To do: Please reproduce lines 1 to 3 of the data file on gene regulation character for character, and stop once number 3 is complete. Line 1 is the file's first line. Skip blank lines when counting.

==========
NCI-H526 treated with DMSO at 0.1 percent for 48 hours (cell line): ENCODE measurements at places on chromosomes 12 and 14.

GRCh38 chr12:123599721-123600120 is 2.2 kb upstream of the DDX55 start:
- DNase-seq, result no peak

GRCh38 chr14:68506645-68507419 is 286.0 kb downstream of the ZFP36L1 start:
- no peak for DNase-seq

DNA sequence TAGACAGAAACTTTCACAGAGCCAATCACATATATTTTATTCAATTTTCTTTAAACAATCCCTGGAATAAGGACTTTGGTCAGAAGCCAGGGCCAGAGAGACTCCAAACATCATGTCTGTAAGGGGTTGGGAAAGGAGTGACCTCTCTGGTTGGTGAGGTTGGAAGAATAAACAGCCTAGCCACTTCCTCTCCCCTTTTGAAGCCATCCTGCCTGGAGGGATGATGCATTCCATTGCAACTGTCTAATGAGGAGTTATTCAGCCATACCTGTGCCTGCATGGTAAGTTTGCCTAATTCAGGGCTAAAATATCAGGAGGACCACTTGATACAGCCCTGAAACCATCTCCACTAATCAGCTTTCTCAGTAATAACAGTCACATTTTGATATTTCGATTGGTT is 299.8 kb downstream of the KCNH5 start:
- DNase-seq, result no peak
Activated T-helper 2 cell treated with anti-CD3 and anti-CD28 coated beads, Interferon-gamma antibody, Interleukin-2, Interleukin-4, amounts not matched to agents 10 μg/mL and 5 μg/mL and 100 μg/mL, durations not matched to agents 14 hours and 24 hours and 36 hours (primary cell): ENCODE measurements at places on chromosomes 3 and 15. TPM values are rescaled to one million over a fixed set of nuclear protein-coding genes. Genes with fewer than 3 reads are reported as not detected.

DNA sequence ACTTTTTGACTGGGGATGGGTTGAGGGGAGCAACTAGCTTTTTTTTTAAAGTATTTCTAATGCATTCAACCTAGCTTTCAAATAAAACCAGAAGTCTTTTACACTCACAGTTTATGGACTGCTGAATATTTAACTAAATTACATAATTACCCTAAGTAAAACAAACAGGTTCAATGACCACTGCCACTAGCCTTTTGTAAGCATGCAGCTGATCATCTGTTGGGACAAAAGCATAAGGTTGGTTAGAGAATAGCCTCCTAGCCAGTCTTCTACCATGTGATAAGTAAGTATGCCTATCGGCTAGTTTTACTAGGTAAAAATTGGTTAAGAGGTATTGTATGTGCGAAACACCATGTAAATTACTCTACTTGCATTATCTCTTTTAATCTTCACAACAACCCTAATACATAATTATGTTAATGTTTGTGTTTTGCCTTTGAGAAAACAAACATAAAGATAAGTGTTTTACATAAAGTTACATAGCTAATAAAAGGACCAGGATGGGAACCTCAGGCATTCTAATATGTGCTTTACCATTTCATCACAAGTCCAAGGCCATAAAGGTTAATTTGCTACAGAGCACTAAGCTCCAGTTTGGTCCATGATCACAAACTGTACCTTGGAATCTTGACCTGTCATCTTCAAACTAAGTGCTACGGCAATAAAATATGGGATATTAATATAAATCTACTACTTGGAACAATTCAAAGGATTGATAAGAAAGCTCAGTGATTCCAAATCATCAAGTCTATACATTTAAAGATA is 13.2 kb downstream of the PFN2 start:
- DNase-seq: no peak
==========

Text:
NCI-H526 treated with DMSO at 0.1 percent for 48 hours (cell line): ENCODE measurements at places on chromosomes 12 and 14.

GRCh38 chr12:123599721-123600120 is 2.2 kb upstream of the DDX55 start:
- DNase-seq, result no peak